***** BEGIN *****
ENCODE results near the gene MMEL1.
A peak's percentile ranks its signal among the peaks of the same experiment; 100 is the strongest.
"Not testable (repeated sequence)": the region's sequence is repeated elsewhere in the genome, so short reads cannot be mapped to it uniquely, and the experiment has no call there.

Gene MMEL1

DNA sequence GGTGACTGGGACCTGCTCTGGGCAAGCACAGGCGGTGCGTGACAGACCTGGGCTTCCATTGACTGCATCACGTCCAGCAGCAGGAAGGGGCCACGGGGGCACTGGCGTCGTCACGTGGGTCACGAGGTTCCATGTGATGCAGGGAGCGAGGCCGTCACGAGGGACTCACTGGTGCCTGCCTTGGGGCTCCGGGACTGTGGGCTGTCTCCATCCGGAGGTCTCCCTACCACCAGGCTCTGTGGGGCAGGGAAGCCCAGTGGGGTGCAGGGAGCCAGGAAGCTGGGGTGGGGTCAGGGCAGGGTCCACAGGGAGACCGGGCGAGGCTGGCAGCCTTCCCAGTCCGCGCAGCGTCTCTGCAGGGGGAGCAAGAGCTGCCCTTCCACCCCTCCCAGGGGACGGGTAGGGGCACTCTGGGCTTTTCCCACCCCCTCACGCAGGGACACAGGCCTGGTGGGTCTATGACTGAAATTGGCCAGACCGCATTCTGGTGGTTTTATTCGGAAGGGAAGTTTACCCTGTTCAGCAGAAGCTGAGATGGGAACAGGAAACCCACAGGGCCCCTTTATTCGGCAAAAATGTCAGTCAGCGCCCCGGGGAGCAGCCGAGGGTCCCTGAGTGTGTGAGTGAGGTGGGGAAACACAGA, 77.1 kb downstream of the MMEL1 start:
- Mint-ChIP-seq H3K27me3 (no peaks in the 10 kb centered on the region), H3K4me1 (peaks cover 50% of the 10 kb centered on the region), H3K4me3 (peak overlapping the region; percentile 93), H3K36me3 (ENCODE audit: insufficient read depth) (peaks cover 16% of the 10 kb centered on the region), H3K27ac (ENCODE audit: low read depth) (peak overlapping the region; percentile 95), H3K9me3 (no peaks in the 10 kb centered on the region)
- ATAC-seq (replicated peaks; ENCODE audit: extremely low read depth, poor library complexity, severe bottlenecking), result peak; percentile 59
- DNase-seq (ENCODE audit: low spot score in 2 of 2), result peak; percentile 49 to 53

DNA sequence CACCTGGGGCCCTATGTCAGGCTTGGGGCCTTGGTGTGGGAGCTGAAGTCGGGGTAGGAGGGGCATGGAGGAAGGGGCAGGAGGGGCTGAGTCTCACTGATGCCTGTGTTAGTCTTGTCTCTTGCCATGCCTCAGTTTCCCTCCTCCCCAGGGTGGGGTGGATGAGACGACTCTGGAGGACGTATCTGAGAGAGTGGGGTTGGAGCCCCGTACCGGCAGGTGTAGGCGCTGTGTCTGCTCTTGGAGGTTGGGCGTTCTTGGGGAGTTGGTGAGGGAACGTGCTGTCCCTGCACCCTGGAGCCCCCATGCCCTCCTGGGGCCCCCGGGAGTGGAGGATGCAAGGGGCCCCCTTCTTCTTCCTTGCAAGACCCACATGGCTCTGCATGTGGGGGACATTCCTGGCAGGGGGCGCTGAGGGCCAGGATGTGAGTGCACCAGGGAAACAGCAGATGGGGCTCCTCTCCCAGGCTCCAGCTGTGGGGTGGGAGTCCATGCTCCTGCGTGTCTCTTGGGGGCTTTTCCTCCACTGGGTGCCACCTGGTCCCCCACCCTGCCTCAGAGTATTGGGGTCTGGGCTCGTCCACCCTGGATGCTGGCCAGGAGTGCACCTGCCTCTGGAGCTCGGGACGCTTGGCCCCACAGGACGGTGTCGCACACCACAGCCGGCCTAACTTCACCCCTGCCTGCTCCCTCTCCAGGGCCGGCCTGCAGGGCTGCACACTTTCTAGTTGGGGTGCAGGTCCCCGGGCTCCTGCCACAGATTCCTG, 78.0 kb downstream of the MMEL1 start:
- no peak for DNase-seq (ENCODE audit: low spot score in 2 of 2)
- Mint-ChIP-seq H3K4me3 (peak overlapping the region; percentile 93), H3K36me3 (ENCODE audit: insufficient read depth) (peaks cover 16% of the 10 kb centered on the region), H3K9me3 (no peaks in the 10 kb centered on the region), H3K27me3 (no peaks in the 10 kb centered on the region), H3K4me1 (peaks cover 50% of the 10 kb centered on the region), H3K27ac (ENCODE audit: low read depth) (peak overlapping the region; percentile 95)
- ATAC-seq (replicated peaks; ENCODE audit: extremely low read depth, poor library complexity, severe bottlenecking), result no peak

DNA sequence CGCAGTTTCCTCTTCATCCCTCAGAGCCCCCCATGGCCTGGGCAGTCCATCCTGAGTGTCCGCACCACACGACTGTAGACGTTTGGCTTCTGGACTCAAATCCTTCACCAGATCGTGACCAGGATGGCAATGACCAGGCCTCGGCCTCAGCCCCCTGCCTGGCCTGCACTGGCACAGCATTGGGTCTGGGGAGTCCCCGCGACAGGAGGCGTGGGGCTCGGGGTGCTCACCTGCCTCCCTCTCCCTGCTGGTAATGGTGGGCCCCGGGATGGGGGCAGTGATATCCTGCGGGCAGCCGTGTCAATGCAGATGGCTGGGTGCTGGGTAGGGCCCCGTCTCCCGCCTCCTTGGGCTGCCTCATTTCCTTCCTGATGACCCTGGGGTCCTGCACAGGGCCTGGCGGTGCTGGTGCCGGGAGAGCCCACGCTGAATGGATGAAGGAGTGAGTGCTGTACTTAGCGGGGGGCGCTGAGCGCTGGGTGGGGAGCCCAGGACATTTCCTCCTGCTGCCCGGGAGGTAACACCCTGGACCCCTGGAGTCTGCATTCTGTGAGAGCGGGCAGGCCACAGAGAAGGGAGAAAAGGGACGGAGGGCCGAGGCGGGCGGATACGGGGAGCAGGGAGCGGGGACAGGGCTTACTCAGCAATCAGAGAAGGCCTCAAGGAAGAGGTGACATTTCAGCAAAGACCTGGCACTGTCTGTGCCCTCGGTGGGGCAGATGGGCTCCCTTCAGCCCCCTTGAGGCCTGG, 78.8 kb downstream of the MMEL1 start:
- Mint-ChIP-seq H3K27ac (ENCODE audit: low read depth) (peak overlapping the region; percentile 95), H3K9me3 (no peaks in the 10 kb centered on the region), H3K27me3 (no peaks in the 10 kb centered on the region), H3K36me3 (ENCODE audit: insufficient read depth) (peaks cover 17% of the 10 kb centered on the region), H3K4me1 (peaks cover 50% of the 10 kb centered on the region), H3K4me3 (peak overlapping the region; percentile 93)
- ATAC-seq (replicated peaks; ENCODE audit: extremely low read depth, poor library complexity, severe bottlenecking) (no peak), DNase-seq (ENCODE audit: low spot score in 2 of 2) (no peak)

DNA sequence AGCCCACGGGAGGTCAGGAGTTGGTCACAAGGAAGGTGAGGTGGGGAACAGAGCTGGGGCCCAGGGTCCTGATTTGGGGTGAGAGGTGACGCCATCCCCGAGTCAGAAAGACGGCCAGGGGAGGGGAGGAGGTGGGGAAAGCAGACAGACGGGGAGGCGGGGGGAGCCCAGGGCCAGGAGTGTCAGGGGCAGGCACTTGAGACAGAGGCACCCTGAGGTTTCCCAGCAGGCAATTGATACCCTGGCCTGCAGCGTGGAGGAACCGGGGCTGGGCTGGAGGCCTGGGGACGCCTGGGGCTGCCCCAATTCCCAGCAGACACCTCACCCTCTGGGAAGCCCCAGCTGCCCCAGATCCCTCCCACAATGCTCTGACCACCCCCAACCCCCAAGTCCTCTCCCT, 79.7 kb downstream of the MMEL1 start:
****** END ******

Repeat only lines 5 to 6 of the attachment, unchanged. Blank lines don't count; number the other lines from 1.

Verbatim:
DNA sequence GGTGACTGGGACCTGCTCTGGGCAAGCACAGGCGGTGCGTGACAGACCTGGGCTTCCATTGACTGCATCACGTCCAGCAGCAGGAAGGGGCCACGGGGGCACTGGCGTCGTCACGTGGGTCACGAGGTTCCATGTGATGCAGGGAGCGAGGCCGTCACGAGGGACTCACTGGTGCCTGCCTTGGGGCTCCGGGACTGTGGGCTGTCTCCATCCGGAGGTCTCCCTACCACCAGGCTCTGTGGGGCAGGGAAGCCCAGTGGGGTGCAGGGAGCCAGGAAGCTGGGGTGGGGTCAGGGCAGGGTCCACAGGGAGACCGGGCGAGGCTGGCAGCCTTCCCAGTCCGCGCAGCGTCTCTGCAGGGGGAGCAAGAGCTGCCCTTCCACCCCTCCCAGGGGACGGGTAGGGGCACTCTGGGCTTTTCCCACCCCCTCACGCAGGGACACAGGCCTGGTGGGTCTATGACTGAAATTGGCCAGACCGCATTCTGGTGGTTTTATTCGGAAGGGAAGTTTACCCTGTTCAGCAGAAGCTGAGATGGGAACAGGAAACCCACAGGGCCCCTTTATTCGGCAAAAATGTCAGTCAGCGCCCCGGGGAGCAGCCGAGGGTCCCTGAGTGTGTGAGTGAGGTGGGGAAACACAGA, 77.1 kb downstream of the MMEL1 start:
- Mint-ChIP-seq H3K27me3 (no peaks in the 10 kb centered on the region), H3K4me1 (peaks cover 50% of the 10 kb centered on the region), H3K4me3 (peak overlapping the region; percentile 93), H3K36me3 (ENCODE audit: insufficient read depth) (peaks cover 16% of the 10 kb centered on the region), H3K27ac (ENCODE audit: low read depth) (peak overlapping the region; percentile 95), H3K9me3 (no peaks in the 10 kb centered on the region)